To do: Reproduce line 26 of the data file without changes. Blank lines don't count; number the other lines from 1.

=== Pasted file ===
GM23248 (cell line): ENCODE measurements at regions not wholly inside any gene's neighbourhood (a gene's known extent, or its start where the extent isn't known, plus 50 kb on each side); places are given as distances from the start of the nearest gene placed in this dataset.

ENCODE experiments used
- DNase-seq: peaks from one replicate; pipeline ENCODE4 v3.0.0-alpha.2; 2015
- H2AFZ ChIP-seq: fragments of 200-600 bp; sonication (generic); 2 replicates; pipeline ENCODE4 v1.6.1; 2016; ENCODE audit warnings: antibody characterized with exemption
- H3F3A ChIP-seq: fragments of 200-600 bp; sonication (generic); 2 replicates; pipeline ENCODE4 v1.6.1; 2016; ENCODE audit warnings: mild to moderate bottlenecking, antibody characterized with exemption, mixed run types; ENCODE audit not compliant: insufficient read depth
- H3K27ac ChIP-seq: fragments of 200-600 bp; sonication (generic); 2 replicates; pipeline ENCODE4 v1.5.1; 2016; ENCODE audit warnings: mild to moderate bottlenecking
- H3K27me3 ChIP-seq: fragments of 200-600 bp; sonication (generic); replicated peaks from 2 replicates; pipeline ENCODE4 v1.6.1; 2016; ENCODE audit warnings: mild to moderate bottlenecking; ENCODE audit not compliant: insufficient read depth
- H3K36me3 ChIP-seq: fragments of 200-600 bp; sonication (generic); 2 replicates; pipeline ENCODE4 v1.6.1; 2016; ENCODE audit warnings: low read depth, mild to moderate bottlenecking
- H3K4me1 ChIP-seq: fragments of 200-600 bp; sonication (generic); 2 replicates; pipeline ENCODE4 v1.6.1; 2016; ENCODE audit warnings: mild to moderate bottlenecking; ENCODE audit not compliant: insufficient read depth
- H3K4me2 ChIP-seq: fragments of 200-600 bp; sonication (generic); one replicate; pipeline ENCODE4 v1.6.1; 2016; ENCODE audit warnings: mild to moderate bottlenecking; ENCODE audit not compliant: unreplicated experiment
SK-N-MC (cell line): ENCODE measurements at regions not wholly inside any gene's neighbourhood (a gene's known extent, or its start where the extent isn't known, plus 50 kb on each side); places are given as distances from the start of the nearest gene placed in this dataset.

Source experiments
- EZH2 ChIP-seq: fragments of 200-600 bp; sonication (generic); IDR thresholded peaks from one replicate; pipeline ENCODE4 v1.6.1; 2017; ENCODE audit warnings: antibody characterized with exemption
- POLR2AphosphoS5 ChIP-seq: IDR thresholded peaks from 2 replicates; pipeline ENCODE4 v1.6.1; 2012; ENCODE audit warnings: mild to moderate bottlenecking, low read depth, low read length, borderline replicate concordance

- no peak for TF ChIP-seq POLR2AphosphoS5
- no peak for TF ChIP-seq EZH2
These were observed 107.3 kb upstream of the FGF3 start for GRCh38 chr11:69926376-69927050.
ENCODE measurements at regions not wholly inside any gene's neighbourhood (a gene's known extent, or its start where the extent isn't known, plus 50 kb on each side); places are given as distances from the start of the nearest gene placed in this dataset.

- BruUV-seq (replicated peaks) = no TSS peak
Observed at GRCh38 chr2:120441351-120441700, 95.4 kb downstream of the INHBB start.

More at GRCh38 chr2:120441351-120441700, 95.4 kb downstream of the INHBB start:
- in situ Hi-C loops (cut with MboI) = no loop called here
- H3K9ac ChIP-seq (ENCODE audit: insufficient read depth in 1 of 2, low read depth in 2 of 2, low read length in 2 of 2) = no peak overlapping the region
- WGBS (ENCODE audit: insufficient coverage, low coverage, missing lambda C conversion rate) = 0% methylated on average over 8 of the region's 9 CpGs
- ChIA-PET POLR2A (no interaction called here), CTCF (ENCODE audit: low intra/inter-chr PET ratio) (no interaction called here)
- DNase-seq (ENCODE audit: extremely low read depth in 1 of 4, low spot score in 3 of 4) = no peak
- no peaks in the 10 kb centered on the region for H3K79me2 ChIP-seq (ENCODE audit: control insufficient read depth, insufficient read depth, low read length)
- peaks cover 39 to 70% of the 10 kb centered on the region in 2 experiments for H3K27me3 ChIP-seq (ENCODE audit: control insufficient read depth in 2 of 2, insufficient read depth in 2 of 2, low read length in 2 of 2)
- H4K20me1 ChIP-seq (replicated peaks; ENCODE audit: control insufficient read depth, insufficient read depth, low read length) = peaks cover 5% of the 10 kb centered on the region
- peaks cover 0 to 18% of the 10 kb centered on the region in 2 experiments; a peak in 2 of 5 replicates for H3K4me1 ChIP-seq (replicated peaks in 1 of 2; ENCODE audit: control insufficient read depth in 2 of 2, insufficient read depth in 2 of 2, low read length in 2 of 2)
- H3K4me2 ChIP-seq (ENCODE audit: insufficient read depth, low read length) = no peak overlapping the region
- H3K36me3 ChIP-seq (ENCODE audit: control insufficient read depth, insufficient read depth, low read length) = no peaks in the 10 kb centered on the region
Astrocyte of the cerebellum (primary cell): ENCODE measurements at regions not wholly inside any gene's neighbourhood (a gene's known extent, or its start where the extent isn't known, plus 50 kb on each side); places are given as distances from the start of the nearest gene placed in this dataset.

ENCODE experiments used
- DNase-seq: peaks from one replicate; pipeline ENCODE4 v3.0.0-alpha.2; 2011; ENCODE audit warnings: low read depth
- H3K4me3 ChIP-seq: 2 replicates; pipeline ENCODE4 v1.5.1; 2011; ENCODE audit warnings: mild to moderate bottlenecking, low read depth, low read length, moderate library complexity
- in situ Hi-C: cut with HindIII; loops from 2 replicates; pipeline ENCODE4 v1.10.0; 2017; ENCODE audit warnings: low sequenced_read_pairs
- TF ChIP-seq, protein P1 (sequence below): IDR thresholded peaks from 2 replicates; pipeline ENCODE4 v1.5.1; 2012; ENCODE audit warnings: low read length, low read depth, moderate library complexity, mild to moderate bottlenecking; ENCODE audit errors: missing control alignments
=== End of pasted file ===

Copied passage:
- DNase-seq (ENCODE audit: extremely low read depth in 1 of 4, low spot score in 3 of 4) = no peak